Halpin, Kate , Fishbein, Mark .
A chloroplast phylogeny of Agavaceae subfamily Chlorogaloideae and the placement of Hesperocallis with a focus on species delimitation in Hastingsia.
Serpentine soils throughout the Klamath-Siskiyou region of southwestern Oregon and northern California form a patchy, fragmented landscape. These isolated outcrops contain toxic concentrations of heavy metals, making them unsuitable for most plant species. An incredible diversity of species inhabits serpentine, but these are often rare, endangered and narrowly endemic. Hastingsia (Agavaceae) is a genus of two to four rare species that are mainly restricted to serpentine. The closest relatives of this genus are thought to be Schoenolirion, Chlorogalum, and Camassia, together comprising subfamily Chlorogaloideae. Other than a close relationship between Camassia and Chlorogalum, however, phylogenetic relationships of these genera have gone largely unstudied. Furthermore, there is evidence that a fifth genus, Hesperocallis, is closely related to Chlorogaloideae, but its placement has not been tested explicitly with phylogenetic analyses. Within Hastingsia, recognition of two recently described species has been widely disputed due to the difficulty in consistently observing diagnostic differences. To address the taxonomic status of the newly described H. serpenticola and H. atropurpurea and determine relationships among the genera of Chlorogaloideae, we obtained DNA sequences from 44 specimens sampled across the ranges of all species of Hastingsia and one to three specimens from each species of Schoenolirion, Chlorogalum, Camassia, and Hesperocallis. Four non-coding loci from the chloroplast genome, the rpl16 intron, and the trnS-trnfM, trnD-trnT, and ndhF-rpl32 spacers were sequenced. Phylogenetic analyses in parsimony, likelihood, and Bayesian frameworks were used to test the monophyly of all species of Hastingsia and estimate relationships within subfamily Chlorogaloideae. Preliminary results suggest Hesperocallis is closely related to Chlorogaloideae, but its placement is unresolved relative to Schoenolirion, and that no species of Hastingsia is monophyletic, with some relationships corresponding to better to geography than taxonomy.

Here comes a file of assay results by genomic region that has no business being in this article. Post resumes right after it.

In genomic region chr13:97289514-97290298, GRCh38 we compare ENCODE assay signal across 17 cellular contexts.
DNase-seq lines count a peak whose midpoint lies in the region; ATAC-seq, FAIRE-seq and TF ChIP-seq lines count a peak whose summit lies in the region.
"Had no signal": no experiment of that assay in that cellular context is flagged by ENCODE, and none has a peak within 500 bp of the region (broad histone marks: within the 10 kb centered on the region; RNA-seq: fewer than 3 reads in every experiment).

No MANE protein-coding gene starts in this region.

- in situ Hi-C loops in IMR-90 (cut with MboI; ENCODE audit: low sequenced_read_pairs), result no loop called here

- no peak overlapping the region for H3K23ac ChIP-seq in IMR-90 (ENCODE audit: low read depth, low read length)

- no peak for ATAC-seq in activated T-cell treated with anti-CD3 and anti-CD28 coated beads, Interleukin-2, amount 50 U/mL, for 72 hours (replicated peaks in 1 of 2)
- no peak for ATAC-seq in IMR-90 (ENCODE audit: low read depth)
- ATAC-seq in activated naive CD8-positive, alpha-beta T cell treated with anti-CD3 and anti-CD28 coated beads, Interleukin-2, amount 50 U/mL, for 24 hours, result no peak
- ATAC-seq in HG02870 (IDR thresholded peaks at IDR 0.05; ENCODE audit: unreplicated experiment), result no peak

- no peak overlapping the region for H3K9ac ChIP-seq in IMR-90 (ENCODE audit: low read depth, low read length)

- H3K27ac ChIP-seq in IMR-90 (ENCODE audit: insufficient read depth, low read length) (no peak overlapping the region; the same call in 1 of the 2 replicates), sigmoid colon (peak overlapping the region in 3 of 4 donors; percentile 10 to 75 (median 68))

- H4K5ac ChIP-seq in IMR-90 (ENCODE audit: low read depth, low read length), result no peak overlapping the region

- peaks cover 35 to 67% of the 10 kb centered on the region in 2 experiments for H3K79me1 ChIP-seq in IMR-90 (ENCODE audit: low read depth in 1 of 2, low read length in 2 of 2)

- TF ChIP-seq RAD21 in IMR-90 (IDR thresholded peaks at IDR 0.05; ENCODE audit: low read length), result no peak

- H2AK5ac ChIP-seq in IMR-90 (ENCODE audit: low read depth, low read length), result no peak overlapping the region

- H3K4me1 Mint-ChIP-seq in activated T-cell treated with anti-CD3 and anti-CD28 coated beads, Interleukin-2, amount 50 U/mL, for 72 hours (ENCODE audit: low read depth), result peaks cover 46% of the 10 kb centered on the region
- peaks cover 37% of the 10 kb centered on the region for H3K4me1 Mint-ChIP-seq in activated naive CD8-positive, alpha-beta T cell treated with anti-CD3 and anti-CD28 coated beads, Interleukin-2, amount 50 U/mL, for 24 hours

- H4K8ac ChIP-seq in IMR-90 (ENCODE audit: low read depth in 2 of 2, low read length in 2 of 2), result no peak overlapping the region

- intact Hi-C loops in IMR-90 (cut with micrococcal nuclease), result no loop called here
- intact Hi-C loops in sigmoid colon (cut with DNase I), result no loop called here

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1 - Oklahoma State University, Department of Botany, 104 Life Sciences East, Stillwater, OK, 74078, USA
Presentation Type: Oral Paper:Papers for Sections
Location: 555A/Convention Center
Date: Monday, August 2nd, 2010
Time: 9:15 AM